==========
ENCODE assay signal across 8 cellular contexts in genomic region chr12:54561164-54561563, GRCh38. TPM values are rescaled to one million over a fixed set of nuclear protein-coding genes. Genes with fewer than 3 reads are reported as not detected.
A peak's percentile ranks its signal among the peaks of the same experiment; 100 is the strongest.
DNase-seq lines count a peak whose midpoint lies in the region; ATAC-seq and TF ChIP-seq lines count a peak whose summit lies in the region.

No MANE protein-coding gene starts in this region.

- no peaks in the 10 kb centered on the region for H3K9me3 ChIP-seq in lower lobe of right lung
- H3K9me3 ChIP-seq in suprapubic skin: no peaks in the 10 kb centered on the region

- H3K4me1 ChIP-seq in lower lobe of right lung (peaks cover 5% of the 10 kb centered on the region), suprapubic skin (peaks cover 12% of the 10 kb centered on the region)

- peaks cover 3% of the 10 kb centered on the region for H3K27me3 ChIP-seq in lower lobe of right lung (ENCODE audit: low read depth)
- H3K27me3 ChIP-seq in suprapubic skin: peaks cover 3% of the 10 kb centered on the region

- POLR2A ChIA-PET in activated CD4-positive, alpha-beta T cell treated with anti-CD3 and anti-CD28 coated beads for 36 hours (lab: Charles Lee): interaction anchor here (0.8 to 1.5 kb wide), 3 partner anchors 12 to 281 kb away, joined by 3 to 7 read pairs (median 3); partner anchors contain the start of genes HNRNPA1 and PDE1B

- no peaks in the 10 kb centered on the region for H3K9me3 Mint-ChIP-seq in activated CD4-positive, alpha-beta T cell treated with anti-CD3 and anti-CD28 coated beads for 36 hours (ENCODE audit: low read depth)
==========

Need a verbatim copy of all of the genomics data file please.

ENCODE assay signal across 8 cellular contexts in genomic region chr12:54561164-54561563, GRCh38. TPM values are rescaled to one million over a fixed set of nuclear protein-coding genes. Genes with fewer than 3 reads are reported as not detected.
A peak's percentile ranks its signal among the peaks of the same experiment; 100 is the strongest.
DNase-seq lines count a peak whose midpoint lies in the region; ATAC-seq and TF ChIP-seq lines count a peak whose summit lies in the region.

No MANE protein-coding gene starts in this region.

- no peaks in the 10 kb centered on the region for H3K9me3 ChIP-seq in lower lobe of right lung
- H3K9me3 ChIP-seq in suprapubic skin: no peaks in the 10 kb centered on the region

- H3K4me1 ChIP-seq in lower lobe of right lung (peaks cover 5% of the 10 kb centered on the region), suprapubic skin (peaks cover 12% of the 10 kb centered on the region)

- peaks cover 3% of the 10 kb centered on the region for H3K27me3 ChIP-seq in lower lobe of right lung (ENCODE audit: low read depth)
- H3K27me3 ChIP-seq in suprapubic skin: peaks cover 3% of the 10 kb centered on the region

- POLR2A ChIA-PET in activated CD4-positive, alpha-beta T cell treated with anti-CD3 and anti-CD28 coated beads for 36 hours (lab: Charles Lee): interaction anchor here (0.8 to 1.5 kb wide), 3 partner anchors 12 to 281 kb away, joined by 3 to 7 read pairs (median 3); partner anchors contain the start of genes HNRNPA1 and PDE1B

- no peaks in the 10 kb centered on the region for H3K9me3 Mint-ChIP-seq in activated CD4-positive, alpha-beta T cell treated with anti-CD3 and anti-CD28 coated beads for 36 hours (ENCODE audit: low read depth)